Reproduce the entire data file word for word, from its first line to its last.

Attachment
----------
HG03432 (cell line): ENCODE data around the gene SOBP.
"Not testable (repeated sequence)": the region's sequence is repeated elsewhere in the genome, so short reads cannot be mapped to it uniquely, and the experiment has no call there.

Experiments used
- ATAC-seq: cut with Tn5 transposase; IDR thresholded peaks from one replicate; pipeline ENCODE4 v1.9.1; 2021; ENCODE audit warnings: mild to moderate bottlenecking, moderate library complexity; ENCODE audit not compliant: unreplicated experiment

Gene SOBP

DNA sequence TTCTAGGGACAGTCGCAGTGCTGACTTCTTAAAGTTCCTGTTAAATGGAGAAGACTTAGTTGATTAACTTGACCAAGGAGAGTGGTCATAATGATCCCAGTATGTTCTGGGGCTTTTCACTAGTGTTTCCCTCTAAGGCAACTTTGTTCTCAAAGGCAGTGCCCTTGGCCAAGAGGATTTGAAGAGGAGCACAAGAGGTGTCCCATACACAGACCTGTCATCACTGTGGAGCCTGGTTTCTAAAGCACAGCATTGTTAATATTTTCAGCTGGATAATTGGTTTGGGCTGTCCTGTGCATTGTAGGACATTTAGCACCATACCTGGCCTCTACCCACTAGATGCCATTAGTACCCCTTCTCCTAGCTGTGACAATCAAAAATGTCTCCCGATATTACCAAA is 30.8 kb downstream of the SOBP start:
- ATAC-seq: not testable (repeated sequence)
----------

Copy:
HG03432 (cell line): ENCODE data around the gene SOBP.
"Not testable (repeated sequence)": the region's sequence is repeated elsewhere in the genome, so short reads cannot be mapped to it uniquely, and the experiment has no call there.

Experiments used
- ATAC-seq: cut with Tn5 transposase; IDR thresholded peaks from one replicate; pipeline ENCODE4 v1.9.1; 2021; ENCODE audit warnings: mild to moderate bottlenecking, moderate library complexity; ENCODE audit not compliant: unreplicated experiment

Gene SOBP

DNA sequence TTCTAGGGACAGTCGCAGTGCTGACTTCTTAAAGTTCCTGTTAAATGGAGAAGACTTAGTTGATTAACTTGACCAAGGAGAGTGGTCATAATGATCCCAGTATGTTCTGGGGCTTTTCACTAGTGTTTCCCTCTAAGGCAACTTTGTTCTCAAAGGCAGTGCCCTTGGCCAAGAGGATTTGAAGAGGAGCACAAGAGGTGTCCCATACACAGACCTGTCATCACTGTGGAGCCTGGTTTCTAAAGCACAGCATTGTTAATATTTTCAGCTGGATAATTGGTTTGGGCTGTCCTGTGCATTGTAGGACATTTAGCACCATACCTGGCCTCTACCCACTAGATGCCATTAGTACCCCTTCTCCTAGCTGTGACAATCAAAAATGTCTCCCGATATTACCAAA is 30.8 kb downstream of the SOBP start:
- ATAC-seq: not testable (repeated sequence)